Fixing the Broken Promise of Education for All, a report produced by the UNESCO Institute for Statistics and UNICEF, could not be more timely. As the international community renews its commitment to advance every child’s right to education, it explores why global progress has stalled since the early 2000s, when millions of additional children poured into the world’s classrooms, and provides the data and analysis needed to move forward and reach every child excluded from education.

With its rich combination of data and analysis, this report provides a nuanced assessment of why some children never make it into the classroom at all, why some children start going to school far later than others, and why some children are more likely than their peers to drop out before they complete their schooling. It reminds us—if any reminder were needed—of the critical need for good data to inform the educational policies that can reduce the barriers that continue to stand between children and their fundamental right to an education.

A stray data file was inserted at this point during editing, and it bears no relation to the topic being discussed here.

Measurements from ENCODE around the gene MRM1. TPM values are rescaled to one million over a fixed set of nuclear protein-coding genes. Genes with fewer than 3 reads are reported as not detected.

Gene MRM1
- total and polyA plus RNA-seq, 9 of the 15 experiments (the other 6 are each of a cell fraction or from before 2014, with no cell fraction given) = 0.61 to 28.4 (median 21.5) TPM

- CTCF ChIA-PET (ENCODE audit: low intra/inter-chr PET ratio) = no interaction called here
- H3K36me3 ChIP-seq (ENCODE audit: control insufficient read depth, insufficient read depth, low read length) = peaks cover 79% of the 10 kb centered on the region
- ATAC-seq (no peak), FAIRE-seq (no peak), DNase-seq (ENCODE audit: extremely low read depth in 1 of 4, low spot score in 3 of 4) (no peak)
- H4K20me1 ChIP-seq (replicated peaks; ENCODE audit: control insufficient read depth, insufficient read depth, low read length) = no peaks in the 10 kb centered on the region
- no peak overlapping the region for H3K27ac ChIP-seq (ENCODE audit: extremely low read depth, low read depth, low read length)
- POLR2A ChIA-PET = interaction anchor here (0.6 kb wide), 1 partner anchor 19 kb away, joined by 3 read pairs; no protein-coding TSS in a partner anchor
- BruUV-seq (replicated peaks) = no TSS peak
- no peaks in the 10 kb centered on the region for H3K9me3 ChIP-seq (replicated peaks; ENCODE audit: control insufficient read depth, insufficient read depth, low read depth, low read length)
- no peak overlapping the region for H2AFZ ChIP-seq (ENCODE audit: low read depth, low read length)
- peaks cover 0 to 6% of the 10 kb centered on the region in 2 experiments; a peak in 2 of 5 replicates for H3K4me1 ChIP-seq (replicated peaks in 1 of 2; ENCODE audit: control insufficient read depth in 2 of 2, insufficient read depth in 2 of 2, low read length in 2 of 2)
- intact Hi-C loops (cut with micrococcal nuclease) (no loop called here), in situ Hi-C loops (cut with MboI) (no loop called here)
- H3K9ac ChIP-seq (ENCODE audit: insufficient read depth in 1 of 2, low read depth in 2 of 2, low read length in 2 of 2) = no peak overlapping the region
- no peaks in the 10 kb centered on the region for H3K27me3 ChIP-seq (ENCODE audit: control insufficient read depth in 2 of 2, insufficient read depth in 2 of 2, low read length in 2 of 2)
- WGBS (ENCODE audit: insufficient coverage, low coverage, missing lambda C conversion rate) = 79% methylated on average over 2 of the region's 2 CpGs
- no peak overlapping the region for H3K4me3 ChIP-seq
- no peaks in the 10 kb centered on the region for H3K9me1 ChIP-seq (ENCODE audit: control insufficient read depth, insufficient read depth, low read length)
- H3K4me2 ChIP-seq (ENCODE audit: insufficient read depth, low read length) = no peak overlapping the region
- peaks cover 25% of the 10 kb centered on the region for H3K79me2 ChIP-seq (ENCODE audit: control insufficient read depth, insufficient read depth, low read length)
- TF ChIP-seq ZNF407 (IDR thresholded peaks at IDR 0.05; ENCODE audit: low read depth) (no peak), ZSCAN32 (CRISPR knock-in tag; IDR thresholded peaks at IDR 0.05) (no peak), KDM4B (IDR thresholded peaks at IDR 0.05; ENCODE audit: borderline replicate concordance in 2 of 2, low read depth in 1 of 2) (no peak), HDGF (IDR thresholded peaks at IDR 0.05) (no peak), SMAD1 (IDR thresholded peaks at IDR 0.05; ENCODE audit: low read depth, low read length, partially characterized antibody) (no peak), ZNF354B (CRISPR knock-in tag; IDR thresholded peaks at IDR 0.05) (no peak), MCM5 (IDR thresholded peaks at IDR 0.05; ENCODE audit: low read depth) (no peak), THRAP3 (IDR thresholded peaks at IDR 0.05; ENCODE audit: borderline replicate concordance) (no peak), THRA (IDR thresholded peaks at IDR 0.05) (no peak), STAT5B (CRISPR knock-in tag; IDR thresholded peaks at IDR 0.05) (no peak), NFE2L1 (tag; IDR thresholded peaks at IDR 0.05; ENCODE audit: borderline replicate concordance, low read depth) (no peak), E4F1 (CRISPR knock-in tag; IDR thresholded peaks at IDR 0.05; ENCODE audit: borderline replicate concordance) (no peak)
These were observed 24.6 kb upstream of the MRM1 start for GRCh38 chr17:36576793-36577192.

This report sets out some of those policies and strategies. They include a deeper focus on improving the quality of education so that children will be more likely to go to school and stay in school if the education on offer is fit for purpose. And, given the alarmingly high number of adolescents out of school — 63 million worldwide in 2012 — it advocates for universal secondary education, drawing from and building on the lessons learned since 2000 on universal primary education.

Finally, this report shows the children behind the numbers. The boy who pushes a cart each day in a Kyrgyzstan bazaar to help feed his family. The girl pulled out of school in Yemen and married off against her will when still a child. The child in Sri Lanka, humiliated at school for lacking proper shoes, who drops out altogether rather than be demoted to a lower grade. The Namibian child with an undiagnosed hearing impairment who struggles at school. The Syrian refugee child turned away from one over-burdened school after another.